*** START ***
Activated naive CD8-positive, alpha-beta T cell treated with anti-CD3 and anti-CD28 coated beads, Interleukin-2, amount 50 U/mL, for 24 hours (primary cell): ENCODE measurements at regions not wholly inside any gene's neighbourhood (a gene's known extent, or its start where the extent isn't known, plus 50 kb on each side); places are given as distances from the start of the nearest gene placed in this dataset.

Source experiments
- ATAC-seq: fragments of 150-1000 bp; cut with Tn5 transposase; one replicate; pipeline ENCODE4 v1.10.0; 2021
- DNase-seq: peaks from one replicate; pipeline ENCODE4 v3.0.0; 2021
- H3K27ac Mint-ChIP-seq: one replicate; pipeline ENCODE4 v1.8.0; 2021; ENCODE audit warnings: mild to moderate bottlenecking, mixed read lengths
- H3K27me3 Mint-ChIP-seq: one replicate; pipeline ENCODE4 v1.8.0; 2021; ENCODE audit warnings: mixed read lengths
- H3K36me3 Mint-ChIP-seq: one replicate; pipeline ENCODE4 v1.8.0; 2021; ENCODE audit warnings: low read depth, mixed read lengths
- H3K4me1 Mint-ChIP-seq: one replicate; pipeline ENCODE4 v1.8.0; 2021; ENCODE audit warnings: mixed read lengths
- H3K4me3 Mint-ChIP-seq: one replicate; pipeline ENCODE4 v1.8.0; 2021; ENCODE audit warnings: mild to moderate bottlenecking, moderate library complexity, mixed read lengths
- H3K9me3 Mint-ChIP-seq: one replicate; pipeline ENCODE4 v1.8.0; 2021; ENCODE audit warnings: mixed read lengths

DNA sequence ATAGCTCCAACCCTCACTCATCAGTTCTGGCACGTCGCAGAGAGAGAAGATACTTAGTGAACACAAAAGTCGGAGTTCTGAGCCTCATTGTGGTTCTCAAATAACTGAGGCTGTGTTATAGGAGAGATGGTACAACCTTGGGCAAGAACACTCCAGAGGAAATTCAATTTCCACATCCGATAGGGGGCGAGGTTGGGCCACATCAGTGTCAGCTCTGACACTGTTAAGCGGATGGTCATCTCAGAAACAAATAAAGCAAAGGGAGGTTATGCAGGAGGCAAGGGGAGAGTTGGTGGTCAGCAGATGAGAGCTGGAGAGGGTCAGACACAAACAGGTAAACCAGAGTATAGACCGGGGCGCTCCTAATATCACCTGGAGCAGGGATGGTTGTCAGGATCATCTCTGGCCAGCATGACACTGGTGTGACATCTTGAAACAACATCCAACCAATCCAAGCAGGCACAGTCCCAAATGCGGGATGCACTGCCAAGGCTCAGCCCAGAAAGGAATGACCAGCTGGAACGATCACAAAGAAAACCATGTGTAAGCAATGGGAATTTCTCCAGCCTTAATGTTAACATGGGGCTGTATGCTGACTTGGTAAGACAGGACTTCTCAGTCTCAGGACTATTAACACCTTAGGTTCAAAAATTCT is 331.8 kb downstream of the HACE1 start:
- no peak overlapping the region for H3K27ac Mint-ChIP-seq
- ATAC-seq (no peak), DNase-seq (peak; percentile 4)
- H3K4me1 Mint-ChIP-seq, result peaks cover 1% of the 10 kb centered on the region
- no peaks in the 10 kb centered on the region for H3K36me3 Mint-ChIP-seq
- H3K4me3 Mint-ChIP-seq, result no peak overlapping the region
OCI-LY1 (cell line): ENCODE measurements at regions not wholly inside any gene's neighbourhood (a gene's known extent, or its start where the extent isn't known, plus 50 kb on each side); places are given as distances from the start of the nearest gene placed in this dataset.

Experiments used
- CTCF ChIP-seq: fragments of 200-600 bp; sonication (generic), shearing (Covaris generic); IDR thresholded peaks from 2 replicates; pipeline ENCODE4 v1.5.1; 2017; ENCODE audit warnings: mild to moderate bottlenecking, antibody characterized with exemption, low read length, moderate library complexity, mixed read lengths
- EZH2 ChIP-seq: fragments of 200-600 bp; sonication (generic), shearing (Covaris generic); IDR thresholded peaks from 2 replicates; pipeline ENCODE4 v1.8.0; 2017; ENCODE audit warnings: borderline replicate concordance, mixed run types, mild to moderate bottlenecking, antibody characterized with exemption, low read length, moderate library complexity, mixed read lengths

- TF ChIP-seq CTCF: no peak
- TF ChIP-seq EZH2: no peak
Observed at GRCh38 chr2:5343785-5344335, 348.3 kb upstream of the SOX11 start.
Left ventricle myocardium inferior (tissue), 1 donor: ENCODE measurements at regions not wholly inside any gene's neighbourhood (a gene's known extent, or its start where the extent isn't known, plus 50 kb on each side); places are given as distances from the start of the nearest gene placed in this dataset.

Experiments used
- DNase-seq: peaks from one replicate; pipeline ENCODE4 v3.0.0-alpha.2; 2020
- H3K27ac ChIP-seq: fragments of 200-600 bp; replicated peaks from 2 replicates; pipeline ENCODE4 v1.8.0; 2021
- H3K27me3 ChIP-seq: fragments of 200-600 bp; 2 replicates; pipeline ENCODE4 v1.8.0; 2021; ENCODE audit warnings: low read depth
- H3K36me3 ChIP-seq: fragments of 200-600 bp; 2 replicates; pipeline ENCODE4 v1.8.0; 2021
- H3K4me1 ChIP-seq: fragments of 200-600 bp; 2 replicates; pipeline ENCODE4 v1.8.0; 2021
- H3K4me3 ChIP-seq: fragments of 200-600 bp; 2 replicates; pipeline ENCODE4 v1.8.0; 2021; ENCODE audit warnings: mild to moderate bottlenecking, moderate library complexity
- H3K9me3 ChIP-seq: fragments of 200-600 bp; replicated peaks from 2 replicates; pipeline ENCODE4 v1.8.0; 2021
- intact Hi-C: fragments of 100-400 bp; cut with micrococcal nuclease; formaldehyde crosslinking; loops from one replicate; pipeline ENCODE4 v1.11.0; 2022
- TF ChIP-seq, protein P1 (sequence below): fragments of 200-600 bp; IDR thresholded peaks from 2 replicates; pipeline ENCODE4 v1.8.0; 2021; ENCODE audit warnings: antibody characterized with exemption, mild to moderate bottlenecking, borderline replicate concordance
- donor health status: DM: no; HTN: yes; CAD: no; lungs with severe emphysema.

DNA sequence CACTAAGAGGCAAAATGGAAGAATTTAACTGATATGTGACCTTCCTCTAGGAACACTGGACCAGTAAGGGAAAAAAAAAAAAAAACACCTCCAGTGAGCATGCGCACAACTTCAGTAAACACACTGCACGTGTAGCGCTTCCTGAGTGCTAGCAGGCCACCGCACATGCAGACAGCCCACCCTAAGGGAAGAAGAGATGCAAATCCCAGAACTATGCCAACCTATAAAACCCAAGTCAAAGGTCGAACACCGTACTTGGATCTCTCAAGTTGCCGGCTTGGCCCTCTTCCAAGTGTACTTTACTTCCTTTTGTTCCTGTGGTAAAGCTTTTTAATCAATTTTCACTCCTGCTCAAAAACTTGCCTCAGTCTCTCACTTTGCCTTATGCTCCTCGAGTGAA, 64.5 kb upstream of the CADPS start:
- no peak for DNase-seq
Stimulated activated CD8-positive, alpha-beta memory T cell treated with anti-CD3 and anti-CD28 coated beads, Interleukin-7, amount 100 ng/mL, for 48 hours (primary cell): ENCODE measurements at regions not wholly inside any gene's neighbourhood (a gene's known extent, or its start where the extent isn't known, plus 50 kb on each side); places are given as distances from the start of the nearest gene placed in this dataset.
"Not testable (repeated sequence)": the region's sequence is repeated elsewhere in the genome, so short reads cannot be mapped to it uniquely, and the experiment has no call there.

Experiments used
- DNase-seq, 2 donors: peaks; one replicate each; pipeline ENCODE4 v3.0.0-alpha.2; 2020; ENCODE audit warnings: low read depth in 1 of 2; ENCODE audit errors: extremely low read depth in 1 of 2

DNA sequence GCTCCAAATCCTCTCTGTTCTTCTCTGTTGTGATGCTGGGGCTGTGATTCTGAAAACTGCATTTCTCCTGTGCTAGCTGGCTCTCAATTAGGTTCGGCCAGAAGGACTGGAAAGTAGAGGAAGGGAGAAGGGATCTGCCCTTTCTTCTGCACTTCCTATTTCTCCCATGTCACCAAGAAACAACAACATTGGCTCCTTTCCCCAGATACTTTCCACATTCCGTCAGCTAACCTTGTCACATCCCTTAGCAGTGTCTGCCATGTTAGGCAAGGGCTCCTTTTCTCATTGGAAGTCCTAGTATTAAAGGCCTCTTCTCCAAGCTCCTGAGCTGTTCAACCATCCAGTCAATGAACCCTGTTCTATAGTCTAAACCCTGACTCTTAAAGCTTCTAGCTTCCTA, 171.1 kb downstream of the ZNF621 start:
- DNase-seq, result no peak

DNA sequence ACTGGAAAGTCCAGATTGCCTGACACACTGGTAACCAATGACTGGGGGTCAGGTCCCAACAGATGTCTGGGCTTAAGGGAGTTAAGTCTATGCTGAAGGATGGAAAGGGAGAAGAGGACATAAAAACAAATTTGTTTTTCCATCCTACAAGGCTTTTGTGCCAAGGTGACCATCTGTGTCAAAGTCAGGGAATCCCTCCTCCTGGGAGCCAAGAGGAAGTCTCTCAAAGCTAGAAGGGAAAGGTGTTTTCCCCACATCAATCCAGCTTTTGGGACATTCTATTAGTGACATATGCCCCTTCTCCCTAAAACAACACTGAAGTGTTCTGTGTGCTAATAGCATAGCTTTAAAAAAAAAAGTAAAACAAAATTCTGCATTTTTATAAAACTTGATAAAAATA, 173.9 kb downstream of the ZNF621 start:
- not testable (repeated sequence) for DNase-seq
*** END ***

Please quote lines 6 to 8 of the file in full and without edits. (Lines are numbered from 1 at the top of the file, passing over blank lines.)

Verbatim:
- H3K27me3 Mint-ChIP-seq: one replicate; pipeline ENCODE4 v1.8.0; 2021; ENCODE audit warnings: mixed read lengths
- H3K36me3 Mint-ChIP-seq: one replicate; pipeline ENCODE4 v1.8.0; 2021; ENCODE audit warnings: low read depth, mixed read lengths
- H3K4me1 Mint-ChIP-seq: one replicate; pipeline ENCODE4 v1.8.0; 2021; ENCODE audit warnings: mixed read lengths